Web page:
The cold-water coral Lophelia reef (Lophelia pertusa) is one of the major habitat-building species which produces three dimensional structures in the deep sea. It is widespread in the North Eastern Atlantic and the Mediterranean. Its reefs harbour a biodiversity equal to tropical coral reefs and create rich feeding grounds for several animals which provide important ecosystem services and for commercially important fish species.
The Lophelia reef is a subtype of reef listed in Annex I of the Habitats Directive and the species is listed as critically endangered on the Swedish national Red List. An estimated 3050% of the reef areas in Scandinavia have been damaged by bottom trawling. Four out of six known reefs in the project area are dead, and the remaining two reefs harbour live coral over only small areas. The species grows slowly and needs centuries to fully recover, as well as elevated hard substrates to settle. Any reefs which have been reduced to rubble hamper or inhibit recovery of the species and so the deployment of artificial reefs which restore their three dimensional topography may aid progress.
The long-term objective of the project is to achieve a network of viable reproductive reef sites which are able to exchange larvae to maintain rejuvenation, and to update the national Red List status of Lophelia pertusa in Sweden from critically endangered to endangered or better.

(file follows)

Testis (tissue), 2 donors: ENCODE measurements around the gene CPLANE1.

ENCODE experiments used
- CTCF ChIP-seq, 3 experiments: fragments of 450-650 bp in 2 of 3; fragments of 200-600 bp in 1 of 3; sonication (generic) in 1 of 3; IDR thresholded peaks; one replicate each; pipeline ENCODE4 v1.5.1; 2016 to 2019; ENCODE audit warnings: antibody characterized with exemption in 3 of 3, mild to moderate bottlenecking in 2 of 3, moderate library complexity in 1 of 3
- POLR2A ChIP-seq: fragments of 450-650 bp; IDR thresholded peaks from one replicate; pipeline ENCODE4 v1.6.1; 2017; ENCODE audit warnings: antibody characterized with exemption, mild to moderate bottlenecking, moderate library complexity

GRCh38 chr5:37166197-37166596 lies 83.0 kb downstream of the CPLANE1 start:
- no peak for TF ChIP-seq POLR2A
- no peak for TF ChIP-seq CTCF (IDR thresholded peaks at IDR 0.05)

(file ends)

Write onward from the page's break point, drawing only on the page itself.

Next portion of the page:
These objectives will be carried out by:
- developing an efficient and cost-effective method to restore Lophelia pertusa reefs by finding the optimal design and placement of artificial reef structures which maximise the contact and attachment rate of Lophelia larvae;
- implementing this method to restore all the six known reef sites over at least 25ha in the Natura 2000 Kosterfjorden-Vderfjorden, re-establishing ecosystem services and providing blue infrastructure;
- assessing the use of Calcium Carbonate (CaCO3)-rich industrial by-product metallurgical slag rich in cold-water coral restoration efforts.
This project will support the Habitat Directive on the conservation of natural habitats and wild fauna. It will also contribute to achieving good environmental status according to the Marine Framework Directive.
- a cost-efficient method for restoring Lophelia pertusa reef habitats has been developed and published in a handbook, describing the method and instructions on optimal shape, placement and surface structure of artificial reefs;
- industrial by-product metallurgical slag has been tested for use in production of artificial reefs for cold-water coral recruitment and habitat restoration;
- Lophelia pertusa has been reintroduced at all known reef sites within the Natura 2000 Kosterfjorden-Vderfjorden at an ecologically significant scale (25ha);
- the deployed artificial reefs have increased the habitat complexity and number of available substrates for larval settling;
- the public has become more aware of the existence of cold-water coral reefs, the ecosystem services they provide and the threats they face.